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I have three 3.7 V li-ion batteries 4 Ah each. I need total voltage to reach 8.4 V at full charge, and use the higher capacity of the one left battery.

Is it safe if I connected two of them in parallel then connected the 3rd one in series with them?

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2 Answers 2

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There is nearly no interest in doing so, and a lot of risks:

Best case: you have a good BMS and a good charger. Once you have drawn 4 Ah, the battery that is alone is empty, and the BMS shut down your load. So you got 4 Ah in a 2S configuration (i.e. 2 batteries in series). Exactly the same as if you used just 2 batteries in series. The only small difference being that the 2 batteries in parallel will discharge less, so their voltage will drop a little bit less. So you might gain half a volt or so when fully discharged.

Non ideal case (quite possible):

  • if your BMS isn't monitoring (well) individual cells: the total voltage will remain high enough to continue discharging (because the parallel cells are still 50% full), but you will start deep discharge on the single cell, destroying it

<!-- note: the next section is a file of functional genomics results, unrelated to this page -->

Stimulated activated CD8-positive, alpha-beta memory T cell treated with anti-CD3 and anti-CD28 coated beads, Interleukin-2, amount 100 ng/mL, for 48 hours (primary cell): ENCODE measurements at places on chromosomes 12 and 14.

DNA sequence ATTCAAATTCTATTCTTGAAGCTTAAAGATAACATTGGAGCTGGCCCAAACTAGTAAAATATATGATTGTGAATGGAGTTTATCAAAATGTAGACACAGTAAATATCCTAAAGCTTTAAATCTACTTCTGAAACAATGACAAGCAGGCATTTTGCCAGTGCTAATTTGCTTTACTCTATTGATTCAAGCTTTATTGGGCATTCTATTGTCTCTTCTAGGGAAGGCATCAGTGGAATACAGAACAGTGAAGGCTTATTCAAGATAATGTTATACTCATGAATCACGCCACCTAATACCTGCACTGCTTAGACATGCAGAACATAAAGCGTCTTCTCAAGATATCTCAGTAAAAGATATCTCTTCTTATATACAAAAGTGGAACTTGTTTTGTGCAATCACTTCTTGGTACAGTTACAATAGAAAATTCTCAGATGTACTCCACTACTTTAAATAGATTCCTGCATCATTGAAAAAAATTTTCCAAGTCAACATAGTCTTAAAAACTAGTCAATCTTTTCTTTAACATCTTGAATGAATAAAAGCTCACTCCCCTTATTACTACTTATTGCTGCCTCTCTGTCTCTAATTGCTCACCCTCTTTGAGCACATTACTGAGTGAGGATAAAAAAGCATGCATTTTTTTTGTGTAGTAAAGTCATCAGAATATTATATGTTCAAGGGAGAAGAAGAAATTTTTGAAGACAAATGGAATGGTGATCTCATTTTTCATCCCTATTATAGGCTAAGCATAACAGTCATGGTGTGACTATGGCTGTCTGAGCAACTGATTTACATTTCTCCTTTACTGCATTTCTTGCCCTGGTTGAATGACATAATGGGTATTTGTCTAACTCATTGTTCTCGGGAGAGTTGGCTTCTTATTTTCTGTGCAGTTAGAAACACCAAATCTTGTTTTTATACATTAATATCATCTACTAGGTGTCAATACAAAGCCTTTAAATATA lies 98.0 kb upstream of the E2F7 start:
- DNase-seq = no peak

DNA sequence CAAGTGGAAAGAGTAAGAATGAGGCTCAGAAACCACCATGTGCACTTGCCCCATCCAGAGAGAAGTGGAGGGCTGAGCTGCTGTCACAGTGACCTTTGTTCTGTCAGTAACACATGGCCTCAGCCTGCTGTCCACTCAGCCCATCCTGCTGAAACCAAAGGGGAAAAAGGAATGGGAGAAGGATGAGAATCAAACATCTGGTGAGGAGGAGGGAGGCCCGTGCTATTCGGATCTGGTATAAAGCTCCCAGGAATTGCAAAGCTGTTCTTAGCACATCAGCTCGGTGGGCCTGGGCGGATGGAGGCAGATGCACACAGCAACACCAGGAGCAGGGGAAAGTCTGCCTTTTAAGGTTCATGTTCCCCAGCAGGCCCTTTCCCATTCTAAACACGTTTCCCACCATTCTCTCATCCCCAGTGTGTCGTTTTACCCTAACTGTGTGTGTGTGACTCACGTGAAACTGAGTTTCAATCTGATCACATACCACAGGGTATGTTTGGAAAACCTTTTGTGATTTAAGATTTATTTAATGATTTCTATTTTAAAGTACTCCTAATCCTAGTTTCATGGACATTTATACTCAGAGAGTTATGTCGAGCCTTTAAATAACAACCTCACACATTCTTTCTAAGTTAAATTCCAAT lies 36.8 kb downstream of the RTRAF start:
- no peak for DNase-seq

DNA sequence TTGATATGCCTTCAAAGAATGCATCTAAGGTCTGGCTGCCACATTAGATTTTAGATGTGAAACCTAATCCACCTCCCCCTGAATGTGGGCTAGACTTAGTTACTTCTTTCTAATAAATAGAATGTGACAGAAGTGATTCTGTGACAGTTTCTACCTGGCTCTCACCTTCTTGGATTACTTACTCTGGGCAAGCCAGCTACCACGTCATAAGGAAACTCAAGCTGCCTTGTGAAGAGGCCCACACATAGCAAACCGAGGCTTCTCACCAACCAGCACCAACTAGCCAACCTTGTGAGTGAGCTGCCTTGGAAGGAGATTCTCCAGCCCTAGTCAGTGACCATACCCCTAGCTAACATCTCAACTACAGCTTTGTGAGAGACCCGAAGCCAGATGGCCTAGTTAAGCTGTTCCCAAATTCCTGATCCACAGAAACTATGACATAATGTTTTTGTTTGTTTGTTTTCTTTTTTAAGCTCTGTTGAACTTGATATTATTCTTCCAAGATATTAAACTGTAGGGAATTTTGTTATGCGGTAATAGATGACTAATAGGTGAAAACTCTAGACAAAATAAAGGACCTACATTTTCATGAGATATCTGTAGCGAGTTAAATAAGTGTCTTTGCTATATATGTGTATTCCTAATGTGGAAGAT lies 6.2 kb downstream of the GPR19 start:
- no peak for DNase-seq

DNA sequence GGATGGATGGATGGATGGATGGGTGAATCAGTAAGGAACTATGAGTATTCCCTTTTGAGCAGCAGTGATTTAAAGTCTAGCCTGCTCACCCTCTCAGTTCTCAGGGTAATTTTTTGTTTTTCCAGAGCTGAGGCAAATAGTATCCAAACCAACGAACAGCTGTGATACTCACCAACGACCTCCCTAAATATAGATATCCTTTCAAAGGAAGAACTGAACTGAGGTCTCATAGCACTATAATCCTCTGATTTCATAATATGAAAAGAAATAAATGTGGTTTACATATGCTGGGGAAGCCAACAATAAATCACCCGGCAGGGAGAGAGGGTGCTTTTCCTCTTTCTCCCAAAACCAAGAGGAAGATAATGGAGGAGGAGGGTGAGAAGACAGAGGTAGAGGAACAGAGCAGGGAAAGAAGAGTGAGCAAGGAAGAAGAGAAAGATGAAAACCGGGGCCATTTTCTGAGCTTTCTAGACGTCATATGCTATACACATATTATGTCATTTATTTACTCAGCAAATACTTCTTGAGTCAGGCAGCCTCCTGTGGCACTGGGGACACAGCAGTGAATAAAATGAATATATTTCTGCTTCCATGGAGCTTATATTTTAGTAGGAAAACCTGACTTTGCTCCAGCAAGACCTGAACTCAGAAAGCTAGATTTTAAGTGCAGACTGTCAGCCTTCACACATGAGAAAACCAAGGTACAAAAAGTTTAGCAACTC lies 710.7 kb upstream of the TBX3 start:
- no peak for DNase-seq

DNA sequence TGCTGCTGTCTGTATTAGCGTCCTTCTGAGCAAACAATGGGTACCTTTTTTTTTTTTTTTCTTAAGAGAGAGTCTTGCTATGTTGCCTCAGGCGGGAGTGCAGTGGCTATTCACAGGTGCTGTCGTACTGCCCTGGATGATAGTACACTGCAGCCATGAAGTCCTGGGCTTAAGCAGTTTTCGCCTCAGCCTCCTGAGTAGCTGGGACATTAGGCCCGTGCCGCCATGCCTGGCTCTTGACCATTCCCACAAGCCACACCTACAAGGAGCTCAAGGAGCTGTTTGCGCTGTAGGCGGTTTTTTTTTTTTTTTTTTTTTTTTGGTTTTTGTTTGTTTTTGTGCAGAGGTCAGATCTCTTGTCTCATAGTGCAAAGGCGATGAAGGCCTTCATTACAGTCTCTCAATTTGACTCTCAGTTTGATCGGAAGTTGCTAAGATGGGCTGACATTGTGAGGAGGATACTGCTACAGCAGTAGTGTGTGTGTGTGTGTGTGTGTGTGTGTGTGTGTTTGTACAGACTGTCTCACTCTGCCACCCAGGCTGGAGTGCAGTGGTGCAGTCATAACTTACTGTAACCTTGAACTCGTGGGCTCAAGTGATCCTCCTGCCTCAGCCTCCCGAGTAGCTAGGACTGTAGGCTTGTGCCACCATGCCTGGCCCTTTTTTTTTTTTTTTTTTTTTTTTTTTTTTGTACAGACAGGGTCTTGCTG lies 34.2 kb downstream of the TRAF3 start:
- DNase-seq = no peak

• your charger just charges the full string, without active balancing (or with limited balancing, which is enough for a normal battery): due to the difference between the cells, it's likely to either not charge fully part of the battery, or to overcharge the other.

And don't forget that an overcharged or deeply discharged lithium battery can catch fire. So with minimal gain and huge risks, I would strongly discourage you to do so.

If you want all of your capacity, put all 3 in series and add a buck converter, or all 3 in parallel with a boost converter : it will be safer and more efficient.

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  • \$\begingroup\$ It's exactly the same problem: 2 (strictly identical) 4Ah batteries in parallel or one 8Ah is the same (nb you can have some additional problems with 2 4Ah batteries in parallel if not well matched)). So no, it is not OK to have a 4Ah and a 8Ah battery in series. When putting batteries(or blocs of batteries) in series, they have to be nearly perfectly matched AND actively balanced. The only thing you might do with different batteries (provided same technology and same nominal voltage) is to put them in parallel. NB: there are several constraints still, ask a new question about it if interested \$\endgroup\$
    – Sandro
    Feb 2 at 11:05
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No, you will seriously unbalance them when you charge and discharge your pack.

Find another solution, using either all three in series with BMS or all three in parallel.

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